Finding Community in a Big City

I live in Phoenix, the 6th largest city in the United States. I have a husband and 4 kids, and we are literally a dot on map in this 517 square-mile city. I have the BEST community I could have hoped for. It didn’t just happen, and it certainly took time. Here are some things I did that I believe helped me build my community in this big city.

Smile and Learn Names. So you’re not good a names, that’s ok! Ask and ask again. I find that people don’t actually mind if you forget their name. I don’t mind if someone forgets my name. I also often forget their kids’ names. I just ask them to “Please remind me of your name again.” They always oblige and never frown about it. And I smile. I want to seem friendly because I am friendly. And I don’t mean you have to walk around with perma-smile, but a friendly smile goes a long way.

Read name tags of people who work where you frequent. The librarians wear name tags. The cashiers at Costco and Target wear name tags. The school secretary wears a name tag. Literally everywhere I go people are wearing name tags. I use their names whenever I can.

Be Intentional. I make a trip to Costco once a week with my 4-year-old and 3-year-old in tow. We are seriously a spectacle. For a while I went to whatever line was open when it was time to check out. Then I noticed that this pair of employees LOVED it when we came to their line. So now we do every week. We will even wait if their line is a bit longer. Mr. Leroy scans my stuff and Ms. Paula boxes it up and puts it in my cart. Their “Good morning, how are you?” isn’t standard. It’s familiar. They talk to the boys, comment on my purchases, and even know my schedule! One time I went in on a Monday when both boys are at school and they noticed I didn’t have them. They inquired and celebrated with me when I said I get a couple hours to myself on Mondays.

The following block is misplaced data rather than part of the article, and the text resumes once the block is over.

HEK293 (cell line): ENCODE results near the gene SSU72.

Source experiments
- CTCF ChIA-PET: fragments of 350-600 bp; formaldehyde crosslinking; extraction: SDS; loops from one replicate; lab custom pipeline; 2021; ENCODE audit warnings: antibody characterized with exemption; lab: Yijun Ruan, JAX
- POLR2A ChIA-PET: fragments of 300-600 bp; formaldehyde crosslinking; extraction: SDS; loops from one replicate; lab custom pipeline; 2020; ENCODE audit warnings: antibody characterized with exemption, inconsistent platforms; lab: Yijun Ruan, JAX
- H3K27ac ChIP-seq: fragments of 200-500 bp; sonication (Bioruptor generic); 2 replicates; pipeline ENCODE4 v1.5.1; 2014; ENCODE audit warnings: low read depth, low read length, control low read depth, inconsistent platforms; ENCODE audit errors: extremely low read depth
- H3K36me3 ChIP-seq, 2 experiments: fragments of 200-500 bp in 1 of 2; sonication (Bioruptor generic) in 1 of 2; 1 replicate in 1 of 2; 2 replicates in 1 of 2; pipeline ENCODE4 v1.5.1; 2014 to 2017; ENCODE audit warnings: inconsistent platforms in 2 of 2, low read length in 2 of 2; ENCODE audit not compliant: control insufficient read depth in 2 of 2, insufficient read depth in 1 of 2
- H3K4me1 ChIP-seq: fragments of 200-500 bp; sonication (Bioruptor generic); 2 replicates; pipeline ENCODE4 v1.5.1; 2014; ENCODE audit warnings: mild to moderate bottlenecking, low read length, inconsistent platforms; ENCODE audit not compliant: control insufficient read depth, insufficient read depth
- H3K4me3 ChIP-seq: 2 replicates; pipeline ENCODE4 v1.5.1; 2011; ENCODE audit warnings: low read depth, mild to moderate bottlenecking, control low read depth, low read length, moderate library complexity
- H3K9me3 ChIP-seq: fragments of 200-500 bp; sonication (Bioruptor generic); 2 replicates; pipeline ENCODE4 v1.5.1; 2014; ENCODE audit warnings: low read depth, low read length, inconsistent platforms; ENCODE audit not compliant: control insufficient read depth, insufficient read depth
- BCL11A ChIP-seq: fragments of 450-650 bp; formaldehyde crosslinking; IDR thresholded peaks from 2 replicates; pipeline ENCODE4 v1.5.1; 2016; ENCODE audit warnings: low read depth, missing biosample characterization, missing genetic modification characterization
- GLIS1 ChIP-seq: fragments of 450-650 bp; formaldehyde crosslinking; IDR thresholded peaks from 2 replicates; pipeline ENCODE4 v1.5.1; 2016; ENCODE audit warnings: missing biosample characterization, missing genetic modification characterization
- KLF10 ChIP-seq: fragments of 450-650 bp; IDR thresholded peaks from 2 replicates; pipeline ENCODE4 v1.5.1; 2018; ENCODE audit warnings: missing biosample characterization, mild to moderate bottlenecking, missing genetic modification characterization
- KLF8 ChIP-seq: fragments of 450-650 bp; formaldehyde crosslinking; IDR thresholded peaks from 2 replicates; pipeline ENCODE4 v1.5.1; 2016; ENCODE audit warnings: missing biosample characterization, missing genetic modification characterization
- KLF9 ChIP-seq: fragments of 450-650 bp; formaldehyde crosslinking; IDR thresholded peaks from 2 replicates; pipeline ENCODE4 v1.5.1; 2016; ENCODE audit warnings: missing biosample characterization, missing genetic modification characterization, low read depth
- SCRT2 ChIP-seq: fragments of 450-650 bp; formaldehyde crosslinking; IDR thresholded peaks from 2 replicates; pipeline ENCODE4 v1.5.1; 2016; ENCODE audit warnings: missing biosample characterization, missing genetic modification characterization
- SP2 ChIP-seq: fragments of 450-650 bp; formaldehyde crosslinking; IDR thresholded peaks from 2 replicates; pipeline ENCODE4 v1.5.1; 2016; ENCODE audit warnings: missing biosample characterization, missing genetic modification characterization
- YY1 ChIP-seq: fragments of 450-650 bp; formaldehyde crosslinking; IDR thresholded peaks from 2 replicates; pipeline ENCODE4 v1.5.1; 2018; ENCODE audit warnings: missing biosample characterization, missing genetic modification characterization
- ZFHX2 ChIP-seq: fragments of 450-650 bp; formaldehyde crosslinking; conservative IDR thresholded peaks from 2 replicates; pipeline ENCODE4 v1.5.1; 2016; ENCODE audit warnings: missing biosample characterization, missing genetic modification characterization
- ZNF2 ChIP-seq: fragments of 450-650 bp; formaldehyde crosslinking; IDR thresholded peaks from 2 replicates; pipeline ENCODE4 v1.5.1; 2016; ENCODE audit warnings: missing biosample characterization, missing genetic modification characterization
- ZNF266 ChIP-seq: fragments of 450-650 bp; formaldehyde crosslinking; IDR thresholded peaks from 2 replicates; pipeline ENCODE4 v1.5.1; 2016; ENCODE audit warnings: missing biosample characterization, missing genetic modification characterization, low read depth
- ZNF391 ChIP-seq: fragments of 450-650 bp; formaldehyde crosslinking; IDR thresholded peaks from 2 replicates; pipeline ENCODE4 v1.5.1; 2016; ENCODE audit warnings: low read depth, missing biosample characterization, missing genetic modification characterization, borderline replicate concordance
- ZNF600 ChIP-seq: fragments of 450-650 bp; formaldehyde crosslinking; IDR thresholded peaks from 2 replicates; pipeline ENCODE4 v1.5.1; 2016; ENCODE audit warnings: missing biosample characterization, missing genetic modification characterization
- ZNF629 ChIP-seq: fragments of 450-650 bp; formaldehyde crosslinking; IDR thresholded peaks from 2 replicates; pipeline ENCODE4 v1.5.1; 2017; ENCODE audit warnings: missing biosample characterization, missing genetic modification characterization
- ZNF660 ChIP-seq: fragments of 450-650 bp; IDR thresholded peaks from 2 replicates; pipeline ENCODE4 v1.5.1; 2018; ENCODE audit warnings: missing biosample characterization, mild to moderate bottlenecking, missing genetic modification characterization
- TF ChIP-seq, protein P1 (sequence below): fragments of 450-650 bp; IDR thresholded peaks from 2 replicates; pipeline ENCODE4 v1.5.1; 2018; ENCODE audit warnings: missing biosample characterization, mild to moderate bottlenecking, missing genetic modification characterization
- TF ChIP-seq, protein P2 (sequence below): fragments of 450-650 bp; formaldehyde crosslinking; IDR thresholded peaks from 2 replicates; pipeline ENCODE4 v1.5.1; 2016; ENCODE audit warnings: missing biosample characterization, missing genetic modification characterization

Use Social Media. Our neighborhood has a Facebook page and so does our elementary school. If I sign my kids up for a local city sport, I post about it on those pages to see if anyone else has a kiddo who might like to play. Then I get to meet the parents and my kid will actually know someone they are playing with, even if they aren’t best friends.

Let the Kids be an Ice breaker. People don’t always like talking about themselves, but people do love to talk about their kids. Ask them their names, ages, activities, likes, who their teacher is, who their teacher was, etc. What school do they go to? What club do they play soccer for? I am always searching for something we have in common that can bind us together.

MEET YOUR NEIGHBORS. It seems out of date, but my family always introduces ourselves to our new neighbors. I write a little “Welcome to the neighborhood” note card to them and include my address and phone number. I let them know I’m happy to help with anything (exterminator, pool guy, nearest grocery store) they might need. Then I be sure to encounter them again to check in. I might drop off treats, or coffee, or dinner. I can honestly say that I know all of my immediate neighbors, next door and across the street. I have their phone numbers. We look out for each other and they are a huge part of my community.

Don’t try to make everyone your new best friend. This post is about building community and with that comes friendship, but if that’s your sole goal you might be disappointed. Mr. Leroy at Costco is great, but he’s not my best friend. He knows me and I know him and I like feeling known and seen. Whenever I make it up to my kids’ school, I often see parents that I know (not my best friends). We get to chat and make small talk and I can leave the school feeling a part of the school community. We all want to be long somewhere and building your own community is a great place to start. Friendships will surely follow.

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